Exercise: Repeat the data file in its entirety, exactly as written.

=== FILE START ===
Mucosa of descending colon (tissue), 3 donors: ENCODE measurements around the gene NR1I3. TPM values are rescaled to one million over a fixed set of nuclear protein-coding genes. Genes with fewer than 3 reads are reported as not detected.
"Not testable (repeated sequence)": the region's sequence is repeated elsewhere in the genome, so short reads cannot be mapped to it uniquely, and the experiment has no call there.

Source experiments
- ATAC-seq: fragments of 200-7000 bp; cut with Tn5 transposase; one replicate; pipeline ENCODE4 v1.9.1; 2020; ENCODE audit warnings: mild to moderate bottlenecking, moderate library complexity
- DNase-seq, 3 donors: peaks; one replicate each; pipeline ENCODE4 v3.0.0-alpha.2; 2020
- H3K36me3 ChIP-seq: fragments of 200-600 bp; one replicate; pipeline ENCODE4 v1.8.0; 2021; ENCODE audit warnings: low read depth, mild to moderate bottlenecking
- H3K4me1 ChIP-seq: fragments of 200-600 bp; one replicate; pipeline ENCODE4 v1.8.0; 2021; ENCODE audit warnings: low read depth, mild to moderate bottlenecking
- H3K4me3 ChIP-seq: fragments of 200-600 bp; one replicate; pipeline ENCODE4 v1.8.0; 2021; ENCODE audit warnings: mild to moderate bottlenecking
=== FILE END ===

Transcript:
Mucosa of descending colon (tissue), 3 donors: ENCODE measurements around the gene NR1I3. TPM values are rescaled to one million over a fixed set of nuclear protein-coding genes. Genes with fewer than 3 reads are reported as not detected.
"Not testable (repeated sequence)": the region's sequence is repeated elsewhere in the genome, so short reads cannot be mapped to it uniquely, and the experiment has no call there.

Source experiments
- ATAC-seq: fragments of 200-7000 bp; cut with Tn5 transposase; one replicate; pipeline ENCODE4 v1.9.1; 2020; ENCODE audit warnings: mild to moderate bottlenecking, moderate library complexity
- DNase-seq, 3 donors: peaks; one replicate each; pipeline ENCODE4 v3.0.0-alpha.2; 2020
- H3K36me3 ChIP-seq: fragments of 200-600 bp; one replicate; pipeline ENCODE4 v1.8.0; 2021; ENCODE audit warnings: low read depth, mild to moderate bottlenecking
- H3K4me1 ChIP-seq: fragments of 200-600 bp; one replicate; pipeline ENCODE4 v1.8.0; 2021; ENCODE audit warnings: low read depth, mild to moderate bottlenecking
- H3K4me3 ChIP-seq: fragments of 200-600 bp; one replicate; pipeline ENCODE4 v1.8.0; 2021; ENCODE audit warnings: mild to moderate bottlenecking